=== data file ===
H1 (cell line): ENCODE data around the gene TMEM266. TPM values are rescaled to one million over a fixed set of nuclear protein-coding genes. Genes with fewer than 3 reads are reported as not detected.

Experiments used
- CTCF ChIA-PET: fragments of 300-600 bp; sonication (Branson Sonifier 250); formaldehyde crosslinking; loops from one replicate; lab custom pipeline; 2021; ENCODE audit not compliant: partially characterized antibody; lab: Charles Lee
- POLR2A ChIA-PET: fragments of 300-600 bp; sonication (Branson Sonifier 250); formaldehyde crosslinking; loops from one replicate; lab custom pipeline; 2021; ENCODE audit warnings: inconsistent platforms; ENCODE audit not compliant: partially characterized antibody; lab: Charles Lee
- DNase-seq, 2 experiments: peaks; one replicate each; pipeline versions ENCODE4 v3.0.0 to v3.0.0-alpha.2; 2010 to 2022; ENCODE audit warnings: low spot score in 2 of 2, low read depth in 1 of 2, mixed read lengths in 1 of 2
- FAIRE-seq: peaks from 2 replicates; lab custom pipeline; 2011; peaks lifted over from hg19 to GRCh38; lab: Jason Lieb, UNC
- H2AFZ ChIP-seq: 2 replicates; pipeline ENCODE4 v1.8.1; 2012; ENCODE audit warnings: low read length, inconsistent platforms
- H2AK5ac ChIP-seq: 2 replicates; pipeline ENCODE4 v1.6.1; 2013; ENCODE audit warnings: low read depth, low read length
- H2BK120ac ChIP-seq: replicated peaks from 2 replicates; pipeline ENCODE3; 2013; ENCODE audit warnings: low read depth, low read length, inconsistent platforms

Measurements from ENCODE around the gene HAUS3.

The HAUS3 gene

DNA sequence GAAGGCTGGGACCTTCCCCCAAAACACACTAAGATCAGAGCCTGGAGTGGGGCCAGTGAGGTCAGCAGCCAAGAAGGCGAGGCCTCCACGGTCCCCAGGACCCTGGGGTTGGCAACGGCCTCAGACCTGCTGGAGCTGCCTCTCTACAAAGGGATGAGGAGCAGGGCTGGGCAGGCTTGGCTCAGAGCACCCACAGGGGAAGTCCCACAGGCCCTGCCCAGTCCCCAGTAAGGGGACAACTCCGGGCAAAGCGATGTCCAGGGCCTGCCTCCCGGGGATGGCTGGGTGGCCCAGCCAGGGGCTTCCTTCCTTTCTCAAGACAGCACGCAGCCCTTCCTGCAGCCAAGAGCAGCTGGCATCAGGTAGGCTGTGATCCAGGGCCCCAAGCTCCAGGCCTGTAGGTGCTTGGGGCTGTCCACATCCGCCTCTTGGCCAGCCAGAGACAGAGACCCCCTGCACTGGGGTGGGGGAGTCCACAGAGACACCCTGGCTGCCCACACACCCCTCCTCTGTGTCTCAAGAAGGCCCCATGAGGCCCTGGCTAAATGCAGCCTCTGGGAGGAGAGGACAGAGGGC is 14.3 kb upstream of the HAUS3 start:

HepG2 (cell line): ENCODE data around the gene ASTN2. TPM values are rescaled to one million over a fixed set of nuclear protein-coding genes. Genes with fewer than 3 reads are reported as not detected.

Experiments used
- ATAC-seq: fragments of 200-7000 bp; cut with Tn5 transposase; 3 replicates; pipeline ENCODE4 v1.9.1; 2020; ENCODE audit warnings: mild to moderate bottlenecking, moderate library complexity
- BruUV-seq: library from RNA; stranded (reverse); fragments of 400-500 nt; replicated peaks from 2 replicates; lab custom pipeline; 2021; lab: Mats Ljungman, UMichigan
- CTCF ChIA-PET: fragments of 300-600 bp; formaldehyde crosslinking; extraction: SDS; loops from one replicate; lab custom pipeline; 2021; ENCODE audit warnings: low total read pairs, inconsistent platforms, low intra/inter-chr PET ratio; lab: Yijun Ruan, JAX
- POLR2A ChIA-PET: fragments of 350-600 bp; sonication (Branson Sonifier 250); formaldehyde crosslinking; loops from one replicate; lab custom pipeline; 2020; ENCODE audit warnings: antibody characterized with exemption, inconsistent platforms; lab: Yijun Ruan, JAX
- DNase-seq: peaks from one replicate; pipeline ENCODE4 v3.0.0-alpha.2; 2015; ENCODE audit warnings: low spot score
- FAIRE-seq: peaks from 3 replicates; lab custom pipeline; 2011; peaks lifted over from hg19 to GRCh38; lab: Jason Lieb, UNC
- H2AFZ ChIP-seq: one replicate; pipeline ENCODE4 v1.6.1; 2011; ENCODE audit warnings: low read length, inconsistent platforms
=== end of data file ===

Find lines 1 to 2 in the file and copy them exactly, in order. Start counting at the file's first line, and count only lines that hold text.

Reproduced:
H1 (cell line): ENCODE data around the gene TMEM266. TPM values are rescaled to one million over a fixed set of nuclear protein-coding genes. Genes with fewer than 3 reads are reported as not detected.

Experiments used